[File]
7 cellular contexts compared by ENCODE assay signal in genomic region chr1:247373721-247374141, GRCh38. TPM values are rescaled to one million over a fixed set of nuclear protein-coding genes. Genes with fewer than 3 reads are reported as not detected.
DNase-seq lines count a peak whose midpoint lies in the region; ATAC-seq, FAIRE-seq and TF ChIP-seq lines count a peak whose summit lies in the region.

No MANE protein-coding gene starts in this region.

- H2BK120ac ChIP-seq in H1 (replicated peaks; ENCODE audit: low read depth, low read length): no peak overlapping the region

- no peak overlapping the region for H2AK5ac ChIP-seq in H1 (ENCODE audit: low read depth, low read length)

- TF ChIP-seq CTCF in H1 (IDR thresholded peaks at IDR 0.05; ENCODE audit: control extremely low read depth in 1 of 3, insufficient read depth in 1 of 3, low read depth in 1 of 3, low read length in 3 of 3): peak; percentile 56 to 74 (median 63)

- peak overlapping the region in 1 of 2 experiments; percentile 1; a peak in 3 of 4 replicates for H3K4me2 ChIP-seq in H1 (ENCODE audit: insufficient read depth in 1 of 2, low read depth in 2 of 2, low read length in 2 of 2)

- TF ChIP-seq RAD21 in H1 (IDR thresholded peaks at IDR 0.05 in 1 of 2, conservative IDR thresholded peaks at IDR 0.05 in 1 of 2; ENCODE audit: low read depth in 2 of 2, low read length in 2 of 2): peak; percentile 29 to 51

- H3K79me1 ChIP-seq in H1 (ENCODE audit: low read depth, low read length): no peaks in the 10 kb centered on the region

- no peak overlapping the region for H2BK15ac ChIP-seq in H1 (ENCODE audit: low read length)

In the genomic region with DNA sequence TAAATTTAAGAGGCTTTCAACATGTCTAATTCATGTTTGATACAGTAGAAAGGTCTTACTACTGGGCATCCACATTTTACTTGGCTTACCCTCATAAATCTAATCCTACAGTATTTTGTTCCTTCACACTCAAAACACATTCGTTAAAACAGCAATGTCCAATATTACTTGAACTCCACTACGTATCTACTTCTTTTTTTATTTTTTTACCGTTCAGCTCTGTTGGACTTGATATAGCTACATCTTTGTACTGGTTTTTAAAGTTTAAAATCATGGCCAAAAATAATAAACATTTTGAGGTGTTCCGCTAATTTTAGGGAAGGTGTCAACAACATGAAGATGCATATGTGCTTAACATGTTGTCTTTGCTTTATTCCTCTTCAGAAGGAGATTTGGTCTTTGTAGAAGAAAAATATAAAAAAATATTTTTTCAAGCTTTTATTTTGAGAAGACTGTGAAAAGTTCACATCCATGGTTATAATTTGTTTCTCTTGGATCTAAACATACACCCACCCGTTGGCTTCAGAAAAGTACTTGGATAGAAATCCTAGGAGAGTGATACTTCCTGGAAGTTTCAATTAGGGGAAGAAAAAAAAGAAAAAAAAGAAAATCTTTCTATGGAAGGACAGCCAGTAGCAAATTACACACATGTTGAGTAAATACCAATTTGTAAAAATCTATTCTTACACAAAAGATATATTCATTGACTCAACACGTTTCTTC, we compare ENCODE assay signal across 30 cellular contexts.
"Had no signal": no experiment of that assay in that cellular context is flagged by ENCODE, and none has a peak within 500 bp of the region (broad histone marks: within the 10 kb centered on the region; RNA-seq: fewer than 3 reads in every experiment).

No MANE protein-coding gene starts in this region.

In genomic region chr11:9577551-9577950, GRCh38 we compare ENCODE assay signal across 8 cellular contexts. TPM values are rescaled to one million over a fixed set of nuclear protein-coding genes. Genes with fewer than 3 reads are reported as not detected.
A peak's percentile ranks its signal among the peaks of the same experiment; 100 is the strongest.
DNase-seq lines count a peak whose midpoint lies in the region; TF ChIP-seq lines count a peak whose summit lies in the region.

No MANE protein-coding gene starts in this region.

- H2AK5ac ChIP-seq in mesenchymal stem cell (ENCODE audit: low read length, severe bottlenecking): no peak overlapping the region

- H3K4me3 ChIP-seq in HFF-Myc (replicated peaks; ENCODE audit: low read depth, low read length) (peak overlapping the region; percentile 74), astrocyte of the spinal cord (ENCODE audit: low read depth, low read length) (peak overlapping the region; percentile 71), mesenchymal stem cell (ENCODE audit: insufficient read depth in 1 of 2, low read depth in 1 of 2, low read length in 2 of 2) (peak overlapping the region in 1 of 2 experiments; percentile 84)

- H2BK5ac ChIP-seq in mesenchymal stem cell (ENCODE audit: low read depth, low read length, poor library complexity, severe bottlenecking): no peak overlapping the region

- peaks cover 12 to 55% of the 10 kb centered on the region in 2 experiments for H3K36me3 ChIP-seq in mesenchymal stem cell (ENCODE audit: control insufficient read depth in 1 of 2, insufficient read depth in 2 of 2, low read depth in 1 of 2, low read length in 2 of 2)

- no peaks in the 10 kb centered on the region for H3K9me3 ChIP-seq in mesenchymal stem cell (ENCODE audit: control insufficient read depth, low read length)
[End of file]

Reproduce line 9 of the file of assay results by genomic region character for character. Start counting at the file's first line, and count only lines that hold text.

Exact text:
- H3K79me1 ChIP-seq in H1 (ENCODE audit: low read depth, low read length): no peaks in the 10 kb centered on the region